Volunteers from diverse backgrounds come to town
WORTHINGTON -- Peggy is a retired Marine and nurse from California who used to leap out of planes.
Kim is a cab driver from West Virginia who boxed professionally.
Ann is an attorney from the Twin Cities area who works with people in prison.
Matt is a single man from Austin, now living in St. Paul.
Linda lives on a farm in New York.
The five Global Volunteers members who arrived in Worthington to teach conversational English at the Nobles County Collaborative and Prairie Lakes Center this week come from very diverse backgrounds. But they have one thing in common.
"We want to help other people," said Linda Knataitis, a grandmother from New York who was inspired to join the organization after watching her daughter serve in Teach For America, a group that sends teachers to work in schools having difficulty in finding teachers.
On Tuesday at the Nobles County Collaborative, volunteers helped local minorities anxious to improve their English skills. They did it by showing photographs of famous Minnesotans -- Charles Schulz, Drs. William and Charles Mayo, Patty Berg, Bob Dylan, Walter Mondale and Sinclair Lewis among them -- and explaining what made them famous.
Soon, they had their audience repeating the phrase, "Bob Dylan is a famous singer."
Global Volunteers is a St. Paul-based organization that sends workers worldwide promoting its stated mission of peace through mutual understanding. Though they are not required to know more than one language or have any background in teaching, members enthusiastically helped Worthington area residents brush up on their English on Tuesday.
"It's really just about being patient," Knataitis said. "Today I was explaining 'lift.' I ended up lifting the chair and placing it on the table."
Since Knataitis has no background in teaching and speaks no language other than English, she enjoys using pictures to get her message across.
"I've been very surprised that many of them can read English even though they can't speak it," she added.
Knataitis said she enjoys seeing how students experience the diverse backgrounds of the Global Volunteers. Kim, for instance, a cab driver for the last 17 years, has a distinct Southern drawl that students react to.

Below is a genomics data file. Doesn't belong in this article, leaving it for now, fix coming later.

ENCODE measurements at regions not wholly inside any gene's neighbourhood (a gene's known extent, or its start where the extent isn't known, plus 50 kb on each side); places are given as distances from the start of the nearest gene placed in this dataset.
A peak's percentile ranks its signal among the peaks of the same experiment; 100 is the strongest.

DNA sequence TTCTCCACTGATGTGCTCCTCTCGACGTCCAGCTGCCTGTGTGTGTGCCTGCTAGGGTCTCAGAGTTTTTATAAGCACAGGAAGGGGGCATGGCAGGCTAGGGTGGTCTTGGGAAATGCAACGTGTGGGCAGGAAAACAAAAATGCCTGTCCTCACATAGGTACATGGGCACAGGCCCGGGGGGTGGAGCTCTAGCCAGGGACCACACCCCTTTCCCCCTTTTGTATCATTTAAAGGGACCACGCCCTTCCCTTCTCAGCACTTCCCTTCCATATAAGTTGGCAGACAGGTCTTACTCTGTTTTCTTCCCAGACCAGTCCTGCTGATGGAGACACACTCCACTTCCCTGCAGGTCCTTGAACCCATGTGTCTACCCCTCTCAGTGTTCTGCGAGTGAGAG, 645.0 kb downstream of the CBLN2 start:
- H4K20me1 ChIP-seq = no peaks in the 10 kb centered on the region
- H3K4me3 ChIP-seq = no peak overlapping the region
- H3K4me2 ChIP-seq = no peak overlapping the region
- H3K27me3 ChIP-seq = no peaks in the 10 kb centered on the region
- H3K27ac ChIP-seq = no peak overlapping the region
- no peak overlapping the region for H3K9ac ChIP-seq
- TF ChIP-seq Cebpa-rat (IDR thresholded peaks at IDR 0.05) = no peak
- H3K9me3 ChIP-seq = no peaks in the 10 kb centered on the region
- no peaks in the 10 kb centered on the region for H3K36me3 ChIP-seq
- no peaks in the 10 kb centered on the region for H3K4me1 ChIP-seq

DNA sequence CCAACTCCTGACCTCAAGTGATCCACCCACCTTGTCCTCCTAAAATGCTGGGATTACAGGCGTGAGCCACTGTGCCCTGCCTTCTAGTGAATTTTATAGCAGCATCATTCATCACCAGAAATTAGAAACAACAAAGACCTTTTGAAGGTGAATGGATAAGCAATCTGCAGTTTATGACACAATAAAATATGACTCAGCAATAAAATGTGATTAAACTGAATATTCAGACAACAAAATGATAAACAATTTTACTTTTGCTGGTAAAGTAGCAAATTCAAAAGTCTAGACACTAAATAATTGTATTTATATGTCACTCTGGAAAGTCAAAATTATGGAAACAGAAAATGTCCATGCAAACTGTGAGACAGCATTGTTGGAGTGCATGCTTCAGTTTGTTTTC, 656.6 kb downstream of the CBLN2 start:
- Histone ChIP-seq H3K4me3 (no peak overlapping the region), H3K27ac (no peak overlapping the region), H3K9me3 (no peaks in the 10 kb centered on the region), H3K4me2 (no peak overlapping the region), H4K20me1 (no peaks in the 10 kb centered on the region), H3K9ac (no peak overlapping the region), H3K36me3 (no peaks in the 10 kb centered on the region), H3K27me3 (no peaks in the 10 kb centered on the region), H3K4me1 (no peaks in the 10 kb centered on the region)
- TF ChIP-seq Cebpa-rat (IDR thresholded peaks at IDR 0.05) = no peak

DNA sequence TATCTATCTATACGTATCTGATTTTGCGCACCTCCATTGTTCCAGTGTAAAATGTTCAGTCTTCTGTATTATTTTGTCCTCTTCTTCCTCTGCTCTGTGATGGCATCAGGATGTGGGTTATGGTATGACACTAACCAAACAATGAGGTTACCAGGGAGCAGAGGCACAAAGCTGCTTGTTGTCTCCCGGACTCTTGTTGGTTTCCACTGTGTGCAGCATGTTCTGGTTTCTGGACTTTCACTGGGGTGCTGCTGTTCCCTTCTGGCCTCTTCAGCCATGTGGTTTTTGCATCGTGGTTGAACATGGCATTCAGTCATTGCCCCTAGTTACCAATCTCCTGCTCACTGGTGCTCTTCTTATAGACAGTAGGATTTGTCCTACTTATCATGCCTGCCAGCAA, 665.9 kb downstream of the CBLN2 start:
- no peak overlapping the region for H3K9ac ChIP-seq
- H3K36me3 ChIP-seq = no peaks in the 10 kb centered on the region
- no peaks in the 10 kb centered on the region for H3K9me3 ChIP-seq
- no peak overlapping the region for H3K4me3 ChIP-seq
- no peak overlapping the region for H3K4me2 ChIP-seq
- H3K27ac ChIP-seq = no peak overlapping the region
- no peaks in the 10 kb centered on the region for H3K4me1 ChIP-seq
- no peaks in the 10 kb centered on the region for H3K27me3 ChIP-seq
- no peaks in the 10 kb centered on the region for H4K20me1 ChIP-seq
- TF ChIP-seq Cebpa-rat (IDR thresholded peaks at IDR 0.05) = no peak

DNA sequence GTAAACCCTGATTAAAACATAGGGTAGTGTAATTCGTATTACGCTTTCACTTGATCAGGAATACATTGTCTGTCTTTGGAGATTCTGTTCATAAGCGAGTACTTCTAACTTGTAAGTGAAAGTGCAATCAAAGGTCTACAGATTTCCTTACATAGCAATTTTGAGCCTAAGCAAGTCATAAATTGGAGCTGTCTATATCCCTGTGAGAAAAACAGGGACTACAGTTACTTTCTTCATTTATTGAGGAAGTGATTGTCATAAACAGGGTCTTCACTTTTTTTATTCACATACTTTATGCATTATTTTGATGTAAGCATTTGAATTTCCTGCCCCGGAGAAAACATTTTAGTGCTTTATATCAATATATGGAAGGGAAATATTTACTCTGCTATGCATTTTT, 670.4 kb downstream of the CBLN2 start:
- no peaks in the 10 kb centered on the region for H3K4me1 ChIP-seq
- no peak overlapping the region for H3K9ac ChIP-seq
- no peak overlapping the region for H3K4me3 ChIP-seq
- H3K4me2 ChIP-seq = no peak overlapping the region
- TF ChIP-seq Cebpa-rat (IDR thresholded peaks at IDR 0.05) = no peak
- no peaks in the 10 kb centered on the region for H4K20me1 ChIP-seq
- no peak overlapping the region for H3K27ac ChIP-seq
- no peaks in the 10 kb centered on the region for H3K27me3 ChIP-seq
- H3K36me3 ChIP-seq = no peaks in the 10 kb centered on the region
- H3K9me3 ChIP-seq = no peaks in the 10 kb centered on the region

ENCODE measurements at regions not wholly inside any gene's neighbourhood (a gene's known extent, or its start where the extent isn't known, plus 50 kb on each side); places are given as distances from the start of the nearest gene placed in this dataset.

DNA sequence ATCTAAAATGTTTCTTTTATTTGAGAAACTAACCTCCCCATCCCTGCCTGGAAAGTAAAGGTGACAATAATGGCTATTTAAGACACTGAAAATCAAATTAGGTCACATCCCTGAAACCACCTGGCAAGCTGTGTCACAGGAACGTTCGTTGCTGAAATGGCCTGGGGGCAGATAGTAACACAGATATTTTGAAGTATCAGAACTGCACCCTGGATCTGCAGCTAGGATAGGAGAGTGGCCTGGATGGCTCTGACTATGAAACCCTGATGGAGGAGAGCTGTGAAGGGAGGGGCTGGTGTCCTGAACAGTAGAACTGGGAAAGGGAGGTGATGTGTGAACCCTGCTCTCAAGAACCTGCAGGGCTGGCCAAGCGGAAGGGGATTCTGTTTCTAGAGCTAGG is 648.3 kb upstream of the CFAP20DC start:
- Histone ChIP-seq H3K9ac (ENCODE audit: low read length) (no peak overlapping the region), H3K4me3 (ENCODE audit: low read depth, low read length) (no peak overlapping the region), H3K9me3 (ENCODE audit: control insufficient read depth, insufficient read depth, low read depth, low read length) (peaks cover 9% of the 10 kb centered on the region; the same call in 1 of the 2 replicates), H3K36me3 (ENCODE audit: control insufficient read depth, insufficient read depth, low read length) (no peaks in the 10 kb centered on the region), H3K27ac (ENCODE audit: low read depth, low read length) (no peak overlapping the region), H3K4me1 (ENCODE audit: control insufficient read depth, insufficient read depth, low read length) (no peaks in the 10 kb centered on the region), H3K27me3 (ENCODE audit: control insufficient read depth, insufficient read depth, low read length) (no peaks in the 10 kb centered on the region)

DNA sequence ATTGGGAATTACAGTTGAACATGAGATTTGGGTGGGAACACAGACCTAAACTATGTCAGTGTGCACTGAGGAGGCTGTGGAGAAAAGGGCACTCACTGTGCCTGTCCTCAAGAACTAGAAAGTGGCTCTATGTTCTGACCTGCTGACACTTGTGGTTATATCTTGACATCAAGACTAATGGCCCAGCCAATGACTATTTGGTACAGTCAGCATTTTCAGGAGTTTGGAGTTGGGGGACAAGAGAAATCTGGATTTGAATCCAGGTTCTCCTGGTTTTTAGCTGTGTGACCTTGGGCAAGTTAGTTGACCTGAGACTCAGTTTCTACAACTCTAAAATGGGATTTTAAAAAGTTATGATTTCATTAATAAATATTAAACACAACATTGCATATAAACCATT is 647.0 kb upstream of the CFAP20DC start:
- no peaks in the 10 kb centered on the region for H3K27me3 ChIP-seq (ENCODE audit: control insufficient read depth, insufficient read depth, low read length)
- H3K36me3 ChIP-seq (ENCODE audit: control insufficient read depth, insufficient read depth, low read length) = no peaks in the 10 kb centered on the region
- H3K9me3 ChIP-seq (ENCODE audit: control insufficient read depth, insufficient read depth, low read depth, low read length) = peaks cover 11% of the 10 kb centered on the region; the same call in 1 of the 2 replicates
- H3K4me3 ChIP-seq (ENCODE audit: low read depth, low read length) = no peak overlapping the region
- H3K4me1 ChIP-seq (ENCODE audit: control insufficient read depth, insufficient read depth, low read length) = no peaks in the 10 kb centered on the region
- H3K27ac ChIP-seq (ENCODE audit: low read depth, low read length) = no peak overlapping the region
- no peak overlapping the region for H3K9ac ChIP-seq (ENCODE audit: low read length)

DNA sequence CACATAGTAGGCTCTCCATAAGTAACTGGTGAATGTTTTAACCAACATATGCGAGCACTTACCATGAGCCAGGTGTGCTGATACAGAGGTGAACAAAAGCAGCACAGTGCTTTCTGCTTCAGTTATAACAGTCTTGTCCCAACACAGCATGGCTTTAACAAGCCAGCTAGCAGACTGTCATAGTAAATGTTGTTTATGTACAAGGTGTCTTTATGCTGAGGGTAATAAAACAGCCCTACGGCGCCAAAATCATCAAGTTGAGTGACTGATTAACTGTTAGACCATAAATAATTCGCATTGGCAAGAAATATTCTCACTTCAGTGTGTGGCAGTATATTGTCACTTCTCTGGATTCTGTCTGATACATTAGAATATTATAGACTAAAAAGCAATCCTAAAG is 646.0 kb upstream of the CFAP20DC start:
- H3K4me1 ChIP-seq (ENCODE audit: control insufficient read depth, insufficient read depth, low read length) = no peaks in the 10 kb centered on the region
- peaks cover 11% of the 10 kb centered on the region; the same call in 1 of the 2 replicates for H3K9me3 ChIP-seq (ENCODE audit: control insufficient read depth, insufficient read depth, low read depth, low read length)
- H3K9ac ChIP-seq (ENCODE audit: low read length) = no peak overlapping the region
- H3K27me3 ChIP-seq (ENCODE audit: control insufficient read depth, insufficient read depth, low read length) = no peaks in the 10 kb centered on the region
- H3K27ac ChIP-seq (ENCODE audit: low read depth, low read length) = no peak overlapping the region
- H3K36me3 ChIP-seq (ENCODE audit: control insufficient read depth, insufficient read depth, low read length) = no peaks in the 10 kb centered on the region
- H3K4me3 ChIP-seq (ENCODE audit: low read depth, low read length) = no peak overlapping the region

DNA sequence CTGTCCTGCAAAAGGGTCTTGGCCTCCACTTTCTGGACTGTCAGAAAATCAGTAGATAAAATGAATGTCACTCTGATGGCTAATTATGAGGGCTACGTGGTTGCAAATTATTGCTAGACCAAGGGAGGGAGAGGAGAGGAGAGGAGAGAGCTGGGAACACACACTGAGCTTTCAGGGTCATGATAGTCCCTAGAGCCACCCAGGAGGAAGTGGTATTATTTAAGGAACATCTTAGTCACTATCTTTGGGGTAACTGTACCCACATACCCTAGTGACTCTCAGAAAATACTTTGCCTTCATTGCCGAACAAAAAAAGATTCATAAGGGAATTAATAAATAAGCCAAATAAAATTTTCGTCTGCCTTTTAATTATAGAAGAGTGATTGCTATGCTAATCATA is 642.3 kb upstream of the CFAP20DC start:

"They know about California, where Peggy's from, because a lot of them have come from there or have family members there. But when I say I'm from New York State, they instantly go, 'New York City.' But, no, I don't live in New York City. I live a long way from there."
Peggy Burnett has a particularly impressive history. The former Marine and retired nurse -- now a great-grandmother -- was the only woman in her reconnaissance outfit. She also worked in a facility for the criminally insane in California, and since 1996 has been a member of the environmental group Earthwatch. Her causes have taken her all over the globe.
"These projects gave me a diversion from my job, because working with the criminally insane can be very taxing. This helps to balance my life," she said.
Global Volunteers provides not only balance, but perspective.
"You just have to have a willingness to share," she said.
Worthington Community Education Council director Jerry Fiola said Tuesday that interest is building locally for Global Volunteers.
"This is about the sixth year they've been here. Initially, we weren't sure what to make of it," he said.
But now Fiola is contemplating a new effort to make the Global Volunteers effort a local one, too. He thinks it may be a good idea to involve local service clubs with the kind of outreach the Volunteers are known for.
"It reminds us that we ought to be doing more of this locally. It helps create bonds of friendship," he said.